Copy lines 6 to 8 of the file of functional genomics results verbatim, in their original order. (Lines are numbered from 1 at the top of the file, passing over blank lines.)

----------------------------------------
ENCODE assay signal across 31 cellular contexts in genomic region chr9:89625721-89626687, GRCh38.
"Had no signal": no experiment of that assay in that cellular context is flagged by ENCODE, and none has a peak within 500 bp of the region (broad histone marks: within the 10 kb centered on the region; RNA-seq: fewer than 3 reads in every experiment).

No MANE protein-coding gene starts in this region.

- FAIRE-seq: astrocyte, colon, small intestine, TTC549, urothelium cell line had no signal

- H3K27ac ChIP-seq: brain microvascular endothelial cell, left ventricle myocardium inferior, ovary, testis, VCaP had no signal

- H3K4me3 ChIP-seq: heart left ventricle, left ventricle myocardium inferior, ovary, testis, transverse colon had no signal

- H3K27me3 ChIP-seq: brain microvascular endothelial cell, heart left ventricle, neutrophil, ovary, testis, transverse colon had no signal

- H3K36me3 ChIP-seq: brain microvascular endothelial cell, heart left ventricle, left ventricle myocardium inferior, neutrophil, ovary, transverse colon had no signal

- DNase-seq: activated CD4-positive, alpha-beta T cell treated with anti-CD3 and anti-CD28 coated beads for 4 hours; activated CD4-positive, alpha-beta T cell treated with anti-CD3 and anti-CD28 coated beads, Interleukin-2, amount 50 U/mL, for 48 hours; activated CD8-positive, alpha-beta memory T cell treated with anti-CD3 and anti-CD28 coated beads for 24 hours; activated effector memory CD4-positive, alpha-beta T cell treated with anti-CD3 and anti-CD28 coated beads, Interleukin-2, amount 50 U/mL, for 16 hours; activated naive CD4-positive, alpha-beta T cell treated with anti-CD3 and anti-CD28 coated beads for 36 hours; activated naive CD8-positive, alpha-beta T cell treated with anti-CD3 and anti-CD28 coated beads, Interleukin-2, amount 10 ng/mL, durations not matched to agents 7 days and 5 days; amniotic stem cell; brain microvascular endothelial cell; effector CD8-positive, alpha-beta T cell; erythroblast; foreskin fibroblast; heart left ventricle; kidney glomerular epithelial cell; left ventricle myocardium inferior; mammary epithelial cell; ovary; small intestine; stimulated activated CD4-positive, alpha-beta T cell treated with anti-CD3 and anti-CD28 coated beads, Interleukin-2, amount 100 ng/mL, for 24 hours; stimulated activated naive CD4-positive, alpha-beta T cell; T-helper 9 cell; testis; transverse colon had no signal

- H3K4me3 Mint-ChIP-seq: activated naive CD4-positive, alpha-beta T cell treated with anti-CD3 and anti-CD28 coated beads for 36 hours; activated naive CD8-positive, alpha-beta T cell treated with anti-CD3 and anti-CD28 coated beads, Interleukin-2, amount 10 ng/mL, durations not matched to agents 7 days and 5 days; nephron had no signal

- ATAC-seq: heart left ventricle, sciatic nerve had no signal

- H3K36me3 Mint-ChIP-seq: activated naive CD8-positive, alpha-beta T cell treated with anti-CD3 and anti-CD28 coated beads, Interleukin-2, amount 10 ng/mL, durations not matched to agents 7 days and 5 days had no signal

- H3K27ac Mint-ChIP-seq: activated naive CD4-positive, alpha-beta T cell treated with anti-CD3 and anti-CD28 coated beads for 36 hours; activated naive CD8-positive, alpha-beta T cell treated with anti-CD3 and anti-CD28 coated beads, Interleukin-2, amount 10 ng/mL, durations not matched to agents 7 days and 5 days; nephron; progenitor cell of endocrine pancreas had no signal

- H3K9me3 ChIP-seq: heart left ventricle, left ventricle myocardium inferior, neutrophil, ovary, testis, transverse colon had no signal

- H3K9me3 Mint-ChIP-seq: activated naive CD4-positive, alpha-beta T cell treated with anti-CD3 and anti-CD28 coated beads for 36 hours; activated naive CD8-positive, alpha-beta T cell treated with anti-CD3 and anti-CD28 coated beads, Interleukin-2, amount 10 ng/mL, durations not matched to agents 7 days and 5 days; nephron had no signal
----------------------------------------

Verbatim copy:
- H3K4me3 ChIP-seq: heart left ventricle, left ventricle myocardium inferior, ovary, testis, transverse colon had no signal

- H3K27me3 ChIP-seq: brain microvascular endothelial cell, heart left ventricle, neutrophil, ovary, testis, transverse colon had no signal

- H3K36me3 ChIP-seq: brain microvascular endothelial cell, heart left ventricle, left ventricle myocardium inferior, neutrophil, ovary, transverse colon had no signal